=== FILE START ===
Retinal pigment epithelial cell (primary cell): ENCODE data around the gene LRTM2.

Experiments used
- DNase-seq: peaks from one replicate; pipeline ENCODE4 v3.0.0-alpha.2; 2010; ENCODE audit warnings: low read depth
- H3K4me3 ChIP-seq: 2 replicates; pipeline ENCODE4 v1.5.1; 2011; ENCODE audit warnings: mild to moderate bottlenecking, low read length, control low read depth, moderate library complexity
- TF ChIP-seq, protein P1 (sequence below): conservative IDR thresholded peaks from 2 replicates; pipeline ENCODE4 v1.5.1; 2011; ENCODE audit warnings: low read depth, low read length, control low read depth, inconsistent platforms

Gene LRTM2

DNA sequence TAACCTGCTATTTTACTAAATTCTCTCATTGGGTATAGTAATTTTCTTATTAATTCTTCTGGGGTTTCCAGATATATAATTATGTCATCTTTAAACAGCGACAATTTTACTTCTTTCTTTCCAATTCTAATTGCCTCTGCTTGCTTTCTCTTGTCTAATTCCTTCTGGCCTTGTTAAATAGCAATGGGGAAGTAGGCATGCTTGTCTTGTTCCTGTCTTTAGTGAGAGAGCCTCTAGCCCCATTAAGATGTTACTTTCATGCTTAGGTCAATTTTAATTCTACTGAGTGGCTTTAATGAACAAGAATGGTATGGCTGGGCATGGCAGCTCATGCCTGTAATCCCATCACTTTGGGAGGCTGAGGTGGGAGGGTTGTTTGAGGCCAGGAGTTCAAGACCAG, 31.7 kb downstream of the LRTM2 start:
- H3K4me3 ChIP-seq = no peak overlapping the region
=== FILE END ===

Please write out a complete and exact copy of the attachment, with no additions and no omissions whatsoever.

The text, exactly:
Retinal pigment epithelial cell (primary cell): ENCODE data around the gene LRTM2.

Experiments used
- DNase-seq: peaks from one replicate; pipeline ENCODE4 v3.0.0-alpha.2; 2010; ENCODE audit warnings: low read depth
- H3K4me3 ChIP-seq: 2 replicates; pipeline ENCODE4 v1.5.1; 2011; ENCODE audit warnings: mild to moderate bottlenecking, low read length, control low read depth, moderate library complexity
- TF ChIP-seq, protein P1 (sequence below): conservative IDR thresholded peaks from 2 replicates; pipeline ENCODE4 v1.5.1; 2011; ENCODE audit warnings: low read depth, low read length, control low read depth, inconsistent platforms

Gene LRTM2

DNA sequence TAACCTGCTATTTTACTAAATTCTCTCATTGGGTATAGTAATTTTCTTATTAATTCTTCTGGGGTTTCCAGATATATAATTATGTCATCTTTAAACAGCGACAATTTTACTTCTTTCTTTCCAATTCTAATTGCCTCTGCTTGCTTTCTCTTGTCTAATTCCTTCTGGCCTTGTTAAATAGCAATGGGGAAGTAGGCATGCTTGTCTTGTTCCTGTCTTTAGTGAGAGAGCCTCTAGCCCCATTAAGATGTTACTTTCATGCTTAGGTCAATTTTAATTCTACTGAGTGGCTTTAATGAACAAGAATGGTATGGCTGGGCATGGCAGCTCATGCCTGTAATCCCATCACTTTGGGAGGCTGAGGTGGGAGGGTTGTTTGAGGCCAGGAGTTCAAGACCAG, 31.7 kb downstream of the LRTM2 start:
- H3K4me3 ChIP-seq = no peak overlapping the region